How much does Giving Tuesday cost?
You’ve heard all about Giving Tuesday. You’ve heard about the magical effect Giving Tuesday can have on kicking off your nonprofit’s year-end fundraising efforts; you’ve heard about how millions were raised in 2019 for nonprofits across the world... and you’re ready to join in on the fun(draising).
There’s just one thing stopping you, though. It’s the same question that your board members ask every time a staffer suggests a new initiative or some ambitious intern proposes a new campaign.
“How much is this going to cost us?”
So….how much does Giving Tuesday cost, anyway?
Let’s go straight to the horse’s mouth (by which we mean the actual Giving Tuesday website, GivingTuesday.org):
“There are no costs to participating in GivingTuesday. GivingTuesday is a free and open movement to unleash generosity and all of our resources are available for free through our website.”
There you have it, unicorns. There are absolutely no costs associated with using the term “Giving Tuesday” or the hashtag “#GivingTuesday” in conjunction with any fundraising campaign that your nonprofit may run this December 1, 2020. Give that intellectual property lawyer you put on retainer a call and tell him that trademark lawsuit you’d seen coming actually isn’t going to happen—the term “Giving Tuesday” is available for all non-profits to use.
Better yet, it’s absolutely free to register your nonprofit’s fundraising campaign on the official Giving Tuesday website. That means added visibility and free publicity for your nonprofit’s end-of-year fundraiser—so register today if you haven’t already!
And that’s not all, folks. There are a ton of resources available both here on Funraise’s website and on GivingTuesday.org that are completely and totally free to the fundraising public. (Ahem, you may want to look at Funraise’s Giving Tuesday toolkit if you’re still in the midst of planning or just starting to look at your Giving Tuesday strategy.)
So... the easy answer is that Giving Tuesday is free.
Buttttt we’re not here for the easy answers; we’re here to give you the real answers. And the truth is that nonprofit fundraising inevitably costs money.
First, let’s establish a formula on which we’ll quantify the funds raised by any given nonprofit campaign. That formula is:
Net revenue = gross revenue – fundraising costs
Let’s say your nonprofit spends $5,000 (a nice, round number that has no bearing in reality on what your nonprofit may or may not spend) on Facebook ads this Giving Tuesday in a campaign targeted at local donors interested in your mission. Let’s say 1,000 people click on your ad, each donating an average of $50. The total in your donation coffers at the end of Giving Tuesday is $50,000.
“Alright!” you cheer. “The math is $45,000 (net revenue) from $50,000 (gross revenue) minus $5,000 (Facebook ad spend), right? Right?”
Unfortunately, my friend, we’re not quite there yet.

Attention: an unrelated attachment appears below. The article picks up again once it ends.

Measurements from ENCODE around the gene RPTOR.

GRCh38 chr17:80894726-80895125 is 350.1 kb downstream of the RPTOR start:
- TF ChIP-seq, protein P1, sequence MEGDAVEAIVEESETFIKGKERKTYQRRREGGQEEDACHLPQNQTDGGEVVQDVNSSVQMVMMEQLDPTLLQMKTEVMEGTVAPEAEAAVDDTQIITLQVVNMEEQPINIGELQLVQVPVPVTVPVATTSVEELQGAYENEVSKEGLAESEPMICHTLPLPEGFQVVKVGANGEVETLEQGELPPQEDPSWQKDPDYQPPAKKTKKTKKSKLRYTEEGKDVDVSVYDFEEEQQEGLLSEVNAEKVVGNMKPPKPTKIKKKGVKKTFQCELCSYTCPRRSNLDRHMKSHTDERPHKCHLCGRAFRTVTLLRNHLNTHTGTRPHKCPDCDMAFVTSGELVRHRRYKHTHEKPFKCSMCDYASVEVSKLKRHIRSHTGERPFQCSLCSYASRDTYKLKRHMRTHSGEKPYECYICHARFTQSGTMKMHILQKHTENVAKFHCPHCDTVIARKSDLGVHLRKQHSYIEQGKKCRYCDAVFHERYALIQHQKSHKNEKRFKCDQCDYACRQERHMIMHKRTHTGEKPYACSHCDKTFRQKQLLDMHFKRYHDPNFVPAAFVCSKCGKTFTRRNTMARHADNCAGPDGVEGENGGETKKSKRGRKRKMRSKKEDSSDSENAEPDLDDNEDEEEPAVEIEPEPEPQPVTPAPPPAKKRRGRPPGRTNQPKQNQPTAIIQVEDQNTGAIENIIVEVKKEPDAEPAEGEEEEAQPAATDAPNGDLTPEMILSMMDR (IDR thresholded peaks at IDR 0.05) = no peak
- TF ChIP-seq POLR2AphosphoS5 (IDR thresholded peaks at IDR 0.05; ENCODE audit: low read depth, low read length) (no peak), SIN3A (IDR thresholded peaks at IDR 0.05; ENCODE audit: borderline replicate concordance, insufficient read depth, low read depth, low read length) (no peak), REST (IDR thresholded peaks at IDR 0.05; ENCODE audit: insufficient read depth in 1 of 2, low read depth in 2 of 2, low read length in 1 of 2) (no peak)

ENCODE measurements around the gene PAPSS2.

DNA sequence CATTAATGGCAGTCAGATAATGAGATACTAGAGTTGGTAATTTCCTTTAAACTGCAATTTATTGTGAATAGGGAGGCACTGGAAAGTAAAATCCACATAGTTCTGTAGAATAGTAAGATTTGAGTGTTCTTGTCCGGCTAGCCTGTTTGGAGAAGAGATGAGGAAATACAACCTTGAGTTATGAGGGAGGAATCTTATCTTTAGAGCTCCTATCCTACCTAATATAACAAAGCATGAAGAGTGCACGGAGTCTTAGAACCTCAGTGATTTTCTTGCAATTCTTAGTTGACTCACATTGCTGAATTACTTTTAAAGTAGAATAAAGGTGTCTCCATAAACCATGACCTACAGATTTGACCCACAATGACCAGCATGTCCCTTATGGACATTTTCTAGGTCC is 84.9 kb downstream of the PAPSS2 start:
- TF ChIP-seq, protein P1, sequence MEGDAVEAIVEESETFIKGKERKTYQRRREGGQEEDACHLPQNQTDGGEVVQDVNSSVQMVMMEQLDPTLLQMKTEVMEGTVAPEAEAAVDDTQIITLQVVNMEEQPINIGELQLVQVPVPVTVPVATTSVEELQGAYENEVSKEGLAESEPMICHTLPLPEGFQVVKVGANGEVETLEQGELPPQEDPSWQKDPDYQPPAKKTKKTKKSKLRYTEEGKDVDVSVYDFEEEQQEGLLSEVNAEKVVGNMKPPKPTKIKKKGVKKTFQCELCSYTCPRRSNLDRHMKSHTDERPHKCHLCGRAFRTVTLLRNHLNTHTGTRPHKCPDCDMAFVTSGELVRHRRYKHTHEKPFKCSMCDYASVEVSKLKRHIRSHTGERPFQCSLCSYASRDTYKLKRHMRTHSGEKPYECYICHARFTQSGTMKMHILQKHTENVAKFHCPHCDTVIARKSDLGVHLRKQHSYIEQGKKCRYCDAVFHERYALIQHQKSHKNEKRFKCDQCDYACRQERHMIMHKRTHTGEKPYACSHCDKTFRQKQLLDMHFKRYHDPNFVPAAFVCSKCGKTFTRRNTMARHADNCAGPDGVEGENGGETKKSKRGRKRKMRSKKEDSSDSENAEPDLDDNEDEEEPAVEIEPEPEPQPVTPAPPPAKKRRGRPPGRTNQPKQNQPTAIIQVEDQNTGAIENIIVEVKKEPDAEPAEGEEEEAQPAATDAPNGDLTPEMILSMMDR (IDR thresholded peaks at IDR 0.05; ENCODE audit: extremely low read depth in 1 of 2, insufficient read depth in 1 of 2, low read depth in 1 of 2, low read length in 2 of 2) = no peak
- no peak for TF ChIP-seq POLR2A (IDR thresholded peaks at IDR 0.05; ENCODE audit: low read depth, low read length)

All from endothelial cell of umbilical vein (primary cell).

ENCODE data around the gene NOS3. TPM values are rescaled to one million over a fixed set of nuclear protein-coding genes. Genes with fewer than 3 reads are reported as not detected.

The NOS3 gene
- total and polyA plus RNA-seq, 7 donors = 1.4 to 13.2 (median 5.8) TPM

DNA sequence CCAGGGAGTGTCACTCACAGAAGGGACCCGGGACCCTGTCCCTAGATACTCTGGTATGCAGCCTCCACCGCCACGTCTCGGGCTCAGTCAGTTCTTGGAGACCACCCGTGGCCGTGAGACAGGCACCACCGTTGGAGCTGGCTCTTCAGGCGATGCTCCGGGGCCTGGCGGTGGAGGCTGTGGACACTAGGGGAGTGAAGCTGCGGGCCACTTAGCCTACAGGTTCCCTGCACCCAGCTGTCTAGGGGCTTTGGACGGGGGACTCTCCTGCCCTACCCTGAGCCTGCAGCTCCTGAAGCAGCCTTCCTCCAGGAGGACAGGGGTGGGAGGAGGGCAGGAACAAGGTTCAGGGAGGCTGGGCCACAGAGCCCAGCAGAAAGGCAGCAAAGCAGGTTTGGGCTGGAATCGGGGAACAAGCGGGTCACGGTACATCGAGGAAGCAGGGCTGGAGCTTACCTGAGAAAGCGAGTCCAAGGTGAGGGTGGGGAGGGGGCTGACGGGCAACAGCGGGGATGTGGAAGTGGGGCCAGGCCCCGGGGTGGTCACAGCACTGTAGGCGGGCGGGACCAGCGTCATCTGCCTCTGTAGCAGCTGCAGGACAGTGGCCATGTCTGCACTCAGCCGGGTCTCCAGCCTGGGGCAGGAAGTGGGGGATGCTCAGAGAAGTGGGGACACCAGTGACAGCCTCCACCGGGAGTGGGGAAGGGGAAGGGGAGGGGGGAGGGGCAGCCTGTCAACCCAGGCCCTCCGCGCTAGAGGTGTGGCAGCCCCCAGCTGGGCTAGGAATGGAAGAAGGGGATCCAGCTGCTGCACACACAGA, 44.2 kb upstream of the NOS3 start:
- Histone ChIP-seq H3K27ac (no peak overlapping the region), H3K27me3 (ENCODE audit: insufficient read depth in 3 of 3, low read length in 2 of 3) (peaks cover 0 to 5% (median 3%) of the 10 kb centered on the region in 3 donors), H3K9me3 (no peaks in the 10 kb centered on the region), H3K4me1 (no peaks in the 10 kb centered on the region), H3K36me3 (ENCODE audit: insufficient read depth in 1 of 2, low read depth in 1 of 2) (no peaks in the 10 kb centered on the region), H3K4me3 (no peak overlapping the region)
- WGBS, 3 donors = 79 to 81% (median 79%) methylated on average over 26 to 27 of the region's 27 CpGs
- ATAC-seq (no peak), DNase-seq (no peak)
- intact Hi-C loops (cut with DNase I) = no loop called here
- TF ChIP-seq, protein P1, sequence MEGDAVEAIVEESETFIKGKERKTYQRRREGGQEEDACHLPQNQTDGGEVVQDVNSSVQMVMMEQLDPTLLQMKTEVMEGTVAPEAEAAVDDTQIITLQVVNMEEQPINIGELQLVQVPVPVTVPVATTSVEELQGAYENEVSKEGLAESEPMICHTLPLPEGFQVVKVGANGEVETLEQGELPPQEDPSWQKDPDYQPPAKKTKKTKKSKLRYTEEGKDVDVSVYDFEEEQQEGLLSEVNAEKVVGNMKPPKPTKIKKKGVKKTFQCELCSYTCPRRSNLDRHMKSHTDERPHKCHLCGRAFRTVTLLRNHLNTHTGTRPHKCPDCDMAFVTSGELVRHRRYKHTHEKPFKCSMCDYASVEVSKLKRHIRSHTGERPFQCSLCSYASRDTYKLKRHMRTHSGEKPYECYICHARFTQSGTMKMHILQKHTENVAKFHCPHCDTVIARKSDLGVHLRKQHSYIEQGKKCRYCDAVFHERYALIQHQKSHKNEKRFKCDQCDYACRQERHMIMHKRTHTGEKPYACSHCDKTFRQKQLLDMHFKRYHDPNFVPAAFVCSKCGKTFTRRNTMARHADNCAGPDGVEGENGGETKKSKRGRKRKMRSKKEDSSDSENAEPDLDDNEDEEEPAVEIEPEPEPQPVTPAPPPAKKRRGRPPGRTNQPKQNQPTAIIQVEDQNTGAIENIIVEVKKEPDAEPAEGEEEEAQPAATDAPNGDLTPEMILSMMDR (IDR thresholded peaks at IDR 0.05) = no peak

Here’s how that formula actually works.
As you calculate cost, take into account the time and resources that it took to launch and maintain your campaign:
- How many staff hours did you spend building and maintaining your Facebook ad campaign?
- How much paid time did your staffers devote to the campaign instead of other things they could have been handling? Did you lose revenue somewhere else due to reshuffled resources?
- Luckily, GivingTuesday.org has provided graphics for this campaign, but for other campaigns, you need to account for the cost of the software necessary to design the graphics for the Facebook ad. Same if you send emails—don't forget to factor in the cost of your ESP.
- Did you pay a web designer to design a donation landing page? Maybe not, if you were supersmart and used Funraise’s donation forms! (Hint, hint – Funraise’s donation forms make collecting donations super easy!)
This is just a small taste of what needs to be taken into account when you’re trying to determine the cost of a campaign. There are lots of other hidden costs.
A Tale of Two Variables
In our profit formula, there are two variables: gross revenue and fundraising costs. These two variables affect our north star key performance indicator, net revenue.
Gross revenue is the variable you want to get as high as possible. And, listen, Giving Tuesday 2020 is predicted to raise $605 million. Yes, that’s the prediction for December 1, 2020—all in one day.
Fundraising cost is the variable we’d like to be as small as possible. While we can’t guarantee your Giving Tuesday fundraising campaign will be completely without cost—after all, even if you do choose to go the single-channel route, you’ll still have to pay for your email marketing software or your social media ads—we can almost guarantee that you’ll spend less on a digital campaign than you would on an in-person, black-tie, super-fancy gala or party for your best donors.
In fact, events typically cost as much as 40 to 55 cents per dollar raised while digital fundraising will run you more like 12 cents per dollar raised. If you’re trying to get fundraising costs down, it seems fairly clear that online fundraising is your thriftier option.
The Bottom Line
While in-person events like galas do have the benefit of glamour and newsworthy photos, a 60% revenue margin is considered a win—whereas digital ads see a dollar raised for every seven cents. And if you've ever put on a big, sparkly event, you know that type of planning can suck the life out of you and your team. Digital events with ads and social sharing are naturally easier on everyone involved.
In theory, Giving Tuesday will come out to little or no cost for you, which is why we suggest that every nonprofit take part... but keep in mind that time is money! Chances are that your nonprofit will get a higher ROI from a digital Giving Tuesday campaign than most other events. Whatever the cost, it’s likely to be worth it for your nonprofit.